Date of this Version
Journal of Cereal Science 55:2 (March 2012), pp. 188–194; doi: 10.1016/j.jcs.2011.11.006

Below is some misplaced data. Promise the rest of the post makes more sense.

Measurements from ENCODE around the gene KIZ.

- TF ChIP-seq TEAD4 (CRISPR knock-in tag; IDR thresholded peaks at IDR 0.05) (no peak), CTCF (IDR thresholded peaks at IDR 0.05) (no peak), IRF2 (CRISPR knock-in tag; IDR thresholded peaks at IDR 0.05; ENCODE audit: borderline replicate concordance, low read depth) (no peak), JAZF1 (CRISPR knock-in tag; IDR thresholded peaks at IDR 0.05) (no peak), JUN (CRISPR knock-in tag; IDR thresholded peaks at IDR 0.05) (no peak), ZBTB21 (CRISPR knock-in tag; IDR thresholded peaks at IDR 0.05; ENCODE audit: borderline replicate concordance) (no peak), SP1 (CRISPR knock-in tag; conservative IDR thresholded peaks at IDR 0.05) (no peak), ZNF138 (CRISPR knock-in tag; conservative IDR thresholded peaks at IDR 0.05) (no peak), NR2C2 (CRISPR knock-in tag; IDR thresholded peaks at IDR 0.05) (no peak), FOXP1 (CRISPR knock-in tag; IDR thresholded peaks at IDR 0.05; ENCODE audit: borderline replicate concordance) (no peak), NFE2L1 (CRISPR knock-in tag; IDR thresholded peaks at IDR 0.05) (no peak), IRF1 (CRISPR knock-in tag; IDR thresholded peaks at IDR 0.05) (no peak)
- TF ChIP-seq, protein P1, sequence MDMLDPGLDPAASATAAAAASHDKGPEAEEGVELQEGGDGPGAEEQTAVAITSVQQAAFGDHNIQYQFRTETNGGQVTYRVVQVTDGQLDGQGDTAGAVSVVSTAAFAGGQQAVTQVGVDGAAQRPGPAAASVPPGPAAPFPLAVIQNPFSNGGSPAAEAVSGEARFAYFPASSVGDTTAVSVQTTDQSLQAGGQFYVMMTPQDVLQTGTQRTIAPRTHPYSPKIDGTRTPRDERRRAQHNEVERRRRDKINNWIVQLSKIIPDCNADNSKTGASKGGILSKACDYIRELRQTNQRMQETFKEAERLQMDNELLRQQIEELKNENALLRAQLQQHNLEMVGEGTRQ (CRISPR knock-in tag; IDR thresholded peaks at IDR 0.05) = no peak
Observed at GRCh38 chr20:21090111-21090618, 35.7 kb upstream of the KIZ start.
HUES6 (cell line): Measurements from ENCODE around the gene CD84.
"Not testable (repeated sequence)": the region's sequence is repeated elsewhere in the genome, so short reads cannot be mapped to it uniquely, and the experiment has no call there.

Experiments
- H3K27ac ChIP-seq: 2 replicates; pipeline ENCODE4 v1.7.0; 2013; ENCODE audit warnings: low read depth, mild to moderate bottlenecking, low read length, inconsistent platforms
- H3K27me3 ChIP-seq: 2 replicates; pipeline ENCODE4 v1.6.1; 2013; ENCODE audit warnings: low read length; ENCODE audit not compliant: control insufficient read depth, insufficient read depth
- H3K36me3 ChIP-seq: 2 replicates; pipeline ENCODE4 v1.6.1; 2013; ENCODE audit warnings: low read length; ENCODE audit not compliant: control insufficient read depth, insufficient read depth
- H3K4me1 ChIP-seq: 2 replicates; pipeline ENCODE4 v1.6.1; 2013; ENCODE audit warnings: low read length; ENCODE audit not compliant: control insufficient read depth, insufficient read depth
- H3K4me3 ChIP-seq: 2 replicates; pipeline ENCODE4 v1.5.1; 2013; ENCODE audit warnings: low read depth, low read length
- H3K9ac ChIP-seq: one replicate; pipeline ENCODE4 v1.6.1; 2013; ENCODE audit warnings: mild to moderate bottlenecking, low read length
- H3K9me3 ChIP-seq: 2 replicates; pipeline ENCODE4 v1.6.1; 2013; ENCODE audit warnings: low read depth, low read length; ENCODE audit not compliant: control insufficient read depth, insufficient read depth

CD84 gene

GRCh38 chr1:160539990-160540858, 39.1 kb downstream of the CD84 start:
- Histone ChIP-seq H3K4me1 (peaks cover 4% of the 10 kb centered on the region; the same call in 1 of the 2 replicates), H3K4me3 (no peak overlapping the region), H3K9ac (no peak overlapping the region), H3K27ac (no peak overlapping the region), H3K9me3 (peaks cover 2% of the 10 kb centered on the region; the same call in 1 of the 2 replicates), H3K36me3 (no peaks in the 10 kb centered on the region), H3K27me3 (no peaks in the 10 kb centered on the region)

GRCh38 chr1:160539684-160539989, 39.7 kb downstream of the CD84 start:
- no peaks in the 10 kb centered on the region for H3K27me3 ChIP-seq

The objective of this study was to characterize the effect of hybrid and environment on physical and chemical characteristics of popcorn kernels that have shown importance in predicting end-use quality. Three popcorn hybrids grown in three different environments were tested for physiochemical attributes and popping performance. Hybrid had a significant effect on kernel sphericity, time-to-grind, dietary fiber, sugars, and starch. Environment effect alone affected total mineral content. Hybrid and environment main effects influenced test weight, tangential abrasive dehulling device index, thousand-kernel weight, total carbohydrates, and kernel protein content. Oil adherence to the bag averaged 15.8% and was proportional to oil amount added prior to microwave popping. Unpopped kernels averaged 11.4 ± 5.3%. Most unpopped kernels were observed to successfully pop when heated a second time in microwave tests. Expansion volume was 44.7 ± 3.7 and 47.3 ± 6.4 cm3/g, depending on the method of determination. Expansion volume was correlated (p < 0.05) with several kernel physiochemical parameters that were influenced by hybrid effect. Sphericity, thousand-weight, and total fat are physiochemical characteristics that appear to be good predictors (p < 0.05) of expansion volume.